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Abstract

Phytotherapeutic Interventions using Rodent Models of Hair Loss: Current Research and Future Strategy

Author(s): P. S. JOSHI*, Y. B. PATIL, TANIA S. PAUL AND KISHORI G. APTE
Symbiosis School of Biological Sciences, Symbiosis International (Deemed University), Pune, Maharashtra 412115, 1Symbiosis Centre for Research and Innovation, Symbiosis International (Deemed University), Pune, Maharashtra 412115, 2APT Research Foundation, Pune, Maharashtra 411041, India

Correspondence Address:
Symbiosis School of Biological Sciences, Symbiosis International (Deemed University), Pune, Maharashtra, E-Mail: [email protected]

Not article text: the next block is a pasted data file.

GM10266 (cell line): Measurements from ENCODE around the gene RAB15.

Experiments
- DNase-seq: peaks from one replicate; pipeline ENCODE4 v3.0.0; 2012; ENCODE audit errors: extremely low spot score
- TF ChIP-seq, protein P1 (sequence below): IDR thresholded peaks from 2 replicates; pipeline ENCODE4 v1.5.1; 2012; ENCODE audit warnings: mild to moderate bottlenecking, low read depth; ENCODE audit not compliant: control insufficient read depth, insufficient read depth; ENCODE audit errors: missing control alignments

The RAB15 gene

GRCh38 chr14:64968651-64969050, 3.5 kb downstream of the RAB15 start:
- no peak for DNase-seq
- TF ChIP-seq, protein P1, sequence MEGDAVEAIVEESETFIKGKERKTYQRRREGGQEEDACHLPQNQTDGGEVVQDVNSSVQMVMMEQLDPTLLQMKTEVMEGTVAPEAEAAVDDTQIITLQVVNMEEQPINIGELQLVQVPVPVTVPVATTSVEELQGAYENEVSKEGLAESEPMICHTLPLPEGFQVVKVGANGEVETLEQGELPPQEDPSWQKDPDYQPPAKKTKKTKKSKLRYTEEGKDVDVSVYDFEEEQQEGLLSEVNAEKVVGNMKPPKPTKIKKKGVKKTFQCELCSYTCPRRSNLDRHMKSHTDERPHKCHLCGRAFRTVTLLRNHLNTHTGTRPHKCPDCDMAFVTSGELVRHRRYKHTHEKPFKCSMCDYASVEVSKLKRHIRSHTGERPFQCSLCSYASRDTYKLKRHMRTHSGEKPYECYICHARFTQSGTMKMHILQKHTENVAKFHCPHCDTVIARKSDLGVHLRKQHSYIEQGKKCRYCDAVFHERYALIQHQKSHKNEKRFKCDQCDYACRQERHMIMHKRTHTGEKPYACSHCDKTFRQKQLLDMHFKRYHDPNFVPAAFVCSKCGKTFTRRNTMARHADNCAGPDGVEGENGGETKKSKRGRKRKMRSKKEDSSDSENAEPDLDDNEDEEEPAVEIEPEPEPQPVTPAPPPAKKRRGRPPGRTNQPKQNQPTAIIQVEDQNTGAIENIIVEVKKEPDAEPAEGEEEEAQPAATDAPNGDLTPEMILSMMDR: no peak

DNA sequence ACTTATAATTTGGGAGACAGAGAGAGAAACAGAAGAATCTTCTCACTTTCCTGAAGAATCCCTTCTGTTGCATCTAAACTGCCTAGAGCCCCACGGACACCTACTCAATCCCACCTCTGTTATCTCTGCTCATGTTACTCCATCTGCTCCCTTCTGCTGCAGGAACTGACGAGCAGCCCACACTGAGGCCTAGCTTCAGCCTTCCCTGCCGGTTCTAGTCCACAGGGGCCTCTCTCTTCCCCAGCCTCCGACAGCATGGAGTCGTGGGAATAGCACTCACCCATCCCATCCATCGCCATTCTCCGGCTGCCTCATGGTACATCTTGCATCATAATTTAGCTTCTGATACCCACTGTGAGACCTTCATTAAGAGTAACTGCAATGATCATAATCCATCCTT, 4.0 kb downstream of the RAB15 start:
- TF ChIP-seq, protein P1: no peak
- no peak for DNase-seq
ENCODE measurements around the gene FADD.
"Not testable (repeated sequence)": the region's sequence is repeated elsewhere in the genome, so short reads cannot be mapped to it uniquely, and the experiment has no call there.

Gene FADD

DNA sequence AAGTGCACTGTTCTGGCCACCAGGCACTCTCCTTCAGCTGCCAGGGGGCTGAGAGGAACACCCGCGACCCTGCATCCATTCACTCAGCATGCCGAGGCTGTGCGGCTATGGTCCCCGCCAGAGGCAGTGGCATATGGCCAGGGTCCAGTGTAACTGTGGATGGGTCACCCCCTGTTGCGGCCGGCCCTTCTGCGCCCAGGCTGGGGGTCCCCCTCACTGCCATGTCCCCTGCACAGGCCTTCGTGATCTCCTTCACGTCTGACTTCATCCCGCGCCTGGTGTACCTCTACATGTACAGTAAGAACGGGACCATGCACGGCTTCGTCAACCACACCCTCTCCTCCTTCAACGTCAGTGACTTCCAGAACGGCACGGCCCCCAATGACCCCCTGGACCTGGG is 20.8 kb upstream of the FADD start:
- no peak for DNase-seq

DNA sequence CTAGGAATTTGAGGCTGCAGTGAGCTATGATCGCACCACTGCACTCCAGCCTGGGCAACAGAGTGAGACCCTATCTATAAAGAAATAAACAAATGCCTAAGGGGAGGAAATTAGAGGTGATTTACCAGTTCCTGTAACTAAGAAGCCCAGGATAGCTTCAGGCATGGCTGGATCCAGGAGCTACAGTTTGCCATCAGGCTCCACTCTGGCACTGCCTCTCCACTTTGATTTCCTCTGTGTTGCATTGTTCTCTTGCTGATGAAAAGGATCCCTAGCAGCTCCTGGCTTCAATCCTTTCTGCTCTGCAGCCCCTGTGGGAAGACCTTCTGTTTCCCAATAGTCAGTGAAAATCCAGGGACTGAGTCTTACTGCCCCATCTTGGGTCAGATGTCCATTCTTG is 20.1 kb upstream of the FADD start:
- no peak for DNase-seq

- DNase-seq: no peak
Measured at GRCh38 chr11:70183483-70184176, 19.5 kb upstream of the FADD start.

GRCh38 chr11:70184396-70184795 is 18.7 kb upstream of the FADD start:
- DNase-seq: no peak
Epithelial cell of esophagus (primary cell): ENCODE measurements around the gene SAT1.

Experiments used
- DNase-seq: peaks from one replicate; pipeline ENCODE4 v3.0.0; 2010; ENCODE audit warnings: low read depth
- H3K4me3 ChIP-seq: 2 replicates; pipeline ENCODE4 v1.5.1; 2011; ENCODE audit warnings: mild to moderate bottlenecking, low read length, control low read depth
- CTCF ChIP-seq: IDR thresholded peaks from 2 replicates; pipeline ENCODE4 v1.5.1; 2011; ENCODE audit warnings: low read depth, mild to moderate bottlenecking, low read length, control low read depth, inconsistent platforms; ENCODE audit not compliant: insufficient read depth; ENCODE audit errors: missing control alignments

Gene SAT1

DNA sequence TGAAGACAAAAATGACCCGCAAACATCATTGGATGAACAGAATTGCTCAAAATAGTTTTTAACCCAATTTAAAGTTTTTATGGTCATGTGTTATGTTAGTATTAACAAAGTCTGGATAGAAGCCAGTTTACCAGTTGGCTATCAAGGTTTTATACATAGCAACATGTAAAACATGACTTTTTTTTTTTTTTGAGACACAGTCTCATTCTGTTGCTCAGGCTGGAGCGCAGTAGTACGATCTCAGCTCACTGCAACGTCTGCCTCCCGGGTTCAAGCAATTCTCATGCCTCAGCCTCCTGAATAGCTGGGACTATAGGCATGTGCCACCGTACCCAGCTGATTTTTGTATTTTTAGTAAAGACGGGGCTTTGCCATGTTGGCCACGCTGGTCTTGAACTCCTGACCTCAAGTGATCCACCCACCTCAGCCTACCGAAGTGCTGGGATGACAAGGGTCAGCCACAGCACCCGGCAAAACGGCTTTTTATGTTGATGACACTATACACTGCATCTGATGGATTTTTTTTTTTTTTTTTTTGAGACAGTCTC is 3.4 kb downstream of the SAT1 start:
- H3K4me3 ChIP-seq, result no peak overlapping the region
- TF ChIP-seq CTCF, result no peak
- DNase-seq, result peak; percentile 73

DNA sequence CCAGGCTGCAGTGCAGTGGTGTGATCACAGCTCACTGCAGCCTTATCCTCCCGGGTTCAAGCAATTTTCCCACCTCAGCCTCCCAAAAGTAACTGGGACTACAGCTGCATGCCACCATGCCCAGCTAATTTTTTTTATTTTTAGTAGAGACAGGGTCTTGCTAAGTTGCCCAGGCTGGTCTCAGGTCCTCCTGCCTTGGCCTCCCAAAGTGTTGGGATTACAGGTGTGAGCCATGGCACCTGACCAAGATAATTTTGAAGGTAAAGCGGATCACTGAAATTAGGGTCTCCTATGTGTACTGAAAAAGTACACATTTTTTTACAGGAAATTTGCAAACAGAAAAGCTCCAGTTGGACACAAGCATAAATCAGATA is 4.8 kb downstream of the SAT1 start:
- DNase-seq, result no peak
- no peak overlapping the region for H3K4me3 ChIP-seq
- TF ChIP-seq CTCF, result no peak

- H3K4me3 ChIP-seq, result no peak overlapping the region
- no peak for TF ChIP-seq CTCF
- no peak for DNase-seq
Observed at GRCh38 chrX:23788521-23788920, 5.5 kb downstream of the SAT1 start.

Hair follicles are special additions to mammalian skin with intricate differentiation and growth characteristics. They constantly undergo cycles of regression and regeneration throughout the lifespan of animal. Several rodent models have been studied for androgenetic alopecia and alopecia areata in humans with only handful of products approved by United States Food and Drug Administration; topical minoxidil (men and women) and oral finasteride (only men) for hair loss indication. This review summarizes rodent models of human hair loss to emphasize their role in testing traditional medicinal plants as hair growth promoters. Review also discusses the mechanisms of action of various herbs. Currently, both natural and synthetic products are in use to remedy alopecia. Although, use of natural products has shown measurable efficacy, the option is open to test chemically synthesized active fractions of plants as monotherapy or polytherapy to facilitate approval by regulatory agencies. Overall, purpose of this review is to discuss the rodent models of efficacy and how modifications in herbal preparations may bring more alternatives and a better value to the products in future.

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